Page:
New South Wales has registered the first human infection case of the infamous Japanese Encephalitis Virus (JEV).
The individual is a resident in the border region of NSW-Victoria and is in a stable state in intensive treatment.
Many more people living in NSW are being tested, and further instances of this virus that is transmitted through mosquitoes are anticipated within the coming weeks.
The JEV virus is now a matter of national significance. The Health Department has alerted the mass to be on the lookout and do as much they can guard against mosquitoes as the JEV specific treatment isn’t available yet.
Queensland reported the first case of human JEV -an older woman aged 60 who is critically ill and placed being treated for life-threatening illness following an outing camping in the state’s south.
Her diagnosis is based on discovering Japanese Encephalitis in animal samples collected from the Goondiwindi commercial piggery in the state’s south.
JEV may cause serious neurological disorders, including convulsions, headaches, and decreased consciousness in certain cases.
The virus can infect both animals and humans, as recently discovered by examining samples from various pig farms located in NSW, Queensland, South Australia, and Victoria.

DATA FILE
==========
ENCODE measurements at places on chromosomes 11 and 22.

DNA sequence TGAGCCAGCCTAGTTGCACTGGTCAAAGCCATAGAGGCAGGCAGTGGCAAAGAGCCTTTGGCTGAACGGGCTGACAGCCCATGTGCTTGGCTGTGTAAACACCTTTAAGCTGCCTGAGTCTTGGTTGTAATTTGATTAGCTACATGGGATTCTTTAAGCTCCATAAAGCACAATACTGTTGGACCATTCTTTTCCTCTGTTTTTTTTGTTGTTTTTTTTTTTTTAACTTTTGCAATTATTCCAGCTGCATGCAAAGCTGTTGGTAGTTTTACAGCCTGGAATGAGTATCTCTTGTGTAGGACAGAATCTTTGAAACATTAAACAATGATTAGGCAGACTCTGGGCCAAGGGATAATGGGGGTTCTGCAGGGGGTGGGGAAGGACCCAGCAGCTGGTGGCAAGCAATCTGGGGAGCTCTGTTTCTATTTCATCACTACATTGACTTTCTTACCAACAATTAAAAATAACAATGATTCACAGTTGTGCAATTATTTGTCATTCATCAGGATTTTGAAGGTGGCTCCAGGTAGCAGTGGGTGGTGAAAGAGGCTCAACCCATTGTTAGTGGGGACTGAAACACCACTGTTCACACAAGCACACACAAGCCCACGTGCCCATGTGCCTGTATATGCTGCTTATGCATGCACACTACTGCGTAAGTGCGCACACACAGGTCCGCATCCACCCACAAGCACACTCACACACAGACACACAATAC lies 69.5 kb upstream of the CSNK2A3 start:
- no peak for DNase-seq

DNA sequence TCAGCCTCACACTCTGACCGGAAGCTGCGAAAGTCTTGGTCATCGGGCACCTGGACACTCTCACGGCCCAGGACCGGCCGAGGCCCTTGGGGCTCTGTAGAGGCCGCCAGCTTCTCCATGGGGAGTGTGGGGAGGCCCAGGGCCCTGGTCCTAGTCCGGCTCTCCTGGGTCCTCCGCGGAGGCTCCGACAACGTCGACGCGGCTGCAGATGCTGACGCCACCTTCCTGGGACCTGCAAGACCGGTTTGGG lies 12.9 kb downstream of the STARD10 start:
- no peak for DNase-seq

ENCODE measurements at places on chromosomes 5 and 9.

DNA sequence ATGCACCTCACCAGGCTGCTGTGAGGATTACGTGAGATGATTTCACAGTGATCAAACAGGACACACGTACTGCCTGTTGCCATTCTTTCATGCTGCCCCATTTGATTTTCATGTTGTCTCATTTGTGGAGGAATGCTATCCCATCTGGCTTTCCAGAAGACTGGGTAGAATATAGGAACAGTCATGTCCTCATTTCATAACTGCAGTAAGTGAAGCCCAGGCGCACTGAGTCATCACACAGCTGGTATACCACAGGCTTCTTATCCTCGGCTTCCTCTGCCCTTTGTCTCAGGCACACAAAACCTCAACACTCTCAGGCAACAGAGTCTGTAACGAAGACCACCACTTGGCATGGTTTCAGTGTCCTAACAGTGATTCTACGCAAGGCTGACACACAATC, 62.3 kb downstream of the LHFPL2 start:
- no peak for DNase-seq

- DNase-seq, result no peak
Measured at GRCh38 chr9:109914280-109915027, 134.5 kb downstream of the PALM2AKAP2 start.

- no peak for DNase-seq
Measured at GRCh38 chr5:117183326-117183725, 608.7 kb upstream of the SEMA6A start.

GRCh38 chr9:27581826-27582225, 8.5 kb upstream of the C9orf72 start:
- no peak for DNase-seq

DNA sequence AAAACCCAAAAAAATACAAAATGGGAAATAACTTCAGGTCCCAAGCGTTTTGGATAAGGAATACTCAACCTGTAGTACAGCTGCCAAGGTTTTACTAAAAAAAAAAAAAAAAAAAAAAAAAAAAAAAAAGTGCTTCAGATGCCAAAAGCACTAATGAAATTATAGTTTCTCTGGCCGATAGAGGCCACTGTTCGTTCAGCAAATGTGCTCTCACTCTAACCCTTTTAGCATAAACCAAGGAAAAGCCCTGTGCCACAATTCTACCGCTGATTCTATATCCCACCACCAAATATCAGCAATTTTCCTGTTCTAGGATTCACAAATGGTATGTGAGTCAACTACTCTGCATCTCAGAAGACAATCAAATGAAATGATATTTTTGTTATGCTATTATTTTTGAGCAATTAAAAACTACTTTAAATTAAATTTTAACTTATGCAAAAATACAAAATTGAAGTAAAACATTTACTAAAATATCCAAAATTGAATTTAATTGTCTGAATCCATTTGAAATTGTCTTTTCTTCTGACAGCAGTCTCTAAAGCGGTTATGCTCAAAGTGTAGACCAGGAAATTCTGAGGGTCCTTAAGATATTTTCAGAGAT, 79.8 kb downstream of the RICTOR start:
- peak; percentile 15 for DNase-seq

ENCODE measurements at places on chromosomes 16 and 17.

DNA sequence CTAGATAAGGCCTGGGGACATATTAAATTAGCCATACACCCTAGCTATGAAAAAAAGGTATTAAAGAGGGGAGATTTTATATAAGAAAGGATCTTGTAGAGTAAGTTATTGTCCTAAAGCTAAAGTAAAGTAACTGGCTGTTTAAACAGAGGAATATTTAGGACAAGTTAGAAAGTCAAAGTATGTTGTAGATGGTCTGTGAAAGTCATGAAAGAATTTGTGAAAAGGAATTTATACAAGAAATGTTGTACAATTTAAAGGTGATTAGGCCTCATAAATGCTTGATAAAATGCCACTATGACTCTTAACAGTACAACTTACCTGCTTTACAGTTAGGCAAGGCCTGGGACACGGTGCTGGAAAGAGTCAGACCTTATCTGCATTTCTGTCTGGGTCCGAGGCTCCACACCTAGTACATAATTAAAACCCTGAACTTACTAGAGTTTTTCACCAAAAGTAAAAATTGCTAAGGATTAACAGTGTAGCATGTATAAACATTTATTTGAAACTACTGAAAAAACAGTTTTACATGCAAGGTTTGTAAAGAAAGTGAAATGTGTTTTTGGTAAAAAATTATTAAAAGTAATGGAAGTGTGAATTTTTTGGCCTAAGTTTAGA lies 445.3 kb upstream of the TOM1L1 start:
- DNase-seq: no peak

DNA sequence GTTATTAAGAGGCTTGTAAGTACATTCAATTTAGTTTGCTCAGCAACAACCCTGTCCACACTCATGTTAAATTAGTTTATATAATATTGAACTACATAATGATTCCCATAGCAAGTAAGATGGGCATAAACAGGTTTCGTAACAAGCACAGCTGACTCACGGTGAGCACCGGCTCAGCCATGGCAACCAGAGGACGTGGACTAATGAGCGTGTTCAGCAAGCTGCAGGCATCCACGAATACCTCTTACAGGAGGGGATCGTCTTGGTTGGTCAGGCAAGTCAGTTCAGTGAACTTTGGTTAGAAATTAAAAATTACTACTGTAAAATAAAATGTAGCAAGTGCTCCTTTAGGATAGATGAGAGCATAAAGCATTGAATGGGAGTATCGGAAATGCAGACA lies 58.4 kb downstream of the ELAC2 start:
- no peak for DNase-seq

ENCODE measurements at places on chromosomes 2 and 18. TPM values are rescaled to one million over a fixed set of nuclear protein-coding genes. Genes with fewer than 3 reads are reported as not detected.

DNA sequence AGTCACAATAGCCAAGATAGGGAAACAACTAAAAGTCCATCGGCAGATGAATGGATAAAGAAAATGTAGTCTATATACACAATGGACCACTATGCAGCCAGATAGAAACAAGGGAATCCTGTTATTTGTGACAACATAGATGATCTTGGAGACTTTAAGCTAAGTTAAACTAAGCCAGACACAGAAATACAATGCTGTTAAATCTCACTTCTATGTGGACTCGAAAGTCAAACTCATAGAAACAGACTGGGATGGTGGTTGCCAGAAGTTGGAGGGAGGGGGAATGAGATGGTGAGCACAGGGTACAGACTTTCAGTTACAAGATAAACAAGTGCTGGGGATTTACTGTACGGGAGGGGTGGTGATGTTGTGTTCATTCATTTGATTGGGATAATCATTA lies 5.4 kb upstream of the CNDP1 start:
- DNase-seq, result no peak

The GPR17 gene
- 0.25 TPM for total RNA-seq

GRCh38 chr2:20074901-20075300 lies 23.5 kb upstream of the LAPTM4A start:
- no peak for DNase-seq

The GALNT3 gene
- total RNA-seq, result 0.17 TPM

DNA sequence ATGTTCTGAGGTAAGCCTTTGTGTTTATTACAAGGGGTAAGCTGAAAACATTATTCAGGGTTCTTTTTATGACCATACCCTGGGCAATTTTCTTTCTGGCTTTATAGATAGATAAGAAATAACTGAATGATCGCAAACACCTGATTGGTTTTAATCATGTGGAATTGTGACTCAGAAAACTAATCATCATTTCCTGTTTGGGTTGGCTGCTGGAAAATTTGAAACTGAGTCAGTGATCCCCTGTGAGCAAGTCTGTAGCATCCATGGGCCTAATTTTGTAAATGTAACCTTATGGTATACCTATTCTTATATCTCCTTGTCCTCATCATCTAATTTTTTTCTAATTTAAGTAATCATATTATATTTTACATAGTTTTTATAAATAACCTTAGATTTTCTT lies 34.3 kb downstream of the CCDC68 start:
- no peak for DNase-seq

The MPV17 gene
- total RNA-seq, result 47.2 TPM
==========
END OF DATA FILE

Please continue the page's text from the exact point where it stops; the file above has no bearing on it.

Locally-acquired instances of JEV were never found in NSW for humans or animals because JEV is generally only found in northern Australia and the neighboring countries.
Mosquito control activities are being conducted near farms where pigs have been found to have contracted JEV as well NSW Health is arranging vaccinations for employees on affected farms.
The virus cannot be passed between humans and is not transmitted by eating pork products or pig meat.
The Acting Chief Health Officer of NSW Marianne Gale said the best method to prevent illness was to stay away from being at risk of being bitten by mosquitoes. They are active from dawn and dusk.
“NSW Health has a warning for those who are planning outdoor activities like fishing or camping to take note of your plans,” Dr. Gale said.
NSW Health is working closely with the NSW Department of Primary Industries and other state and territorial agencies to assess to what extent the virus is in circulation, using the testing of animals and mosquito monitoring.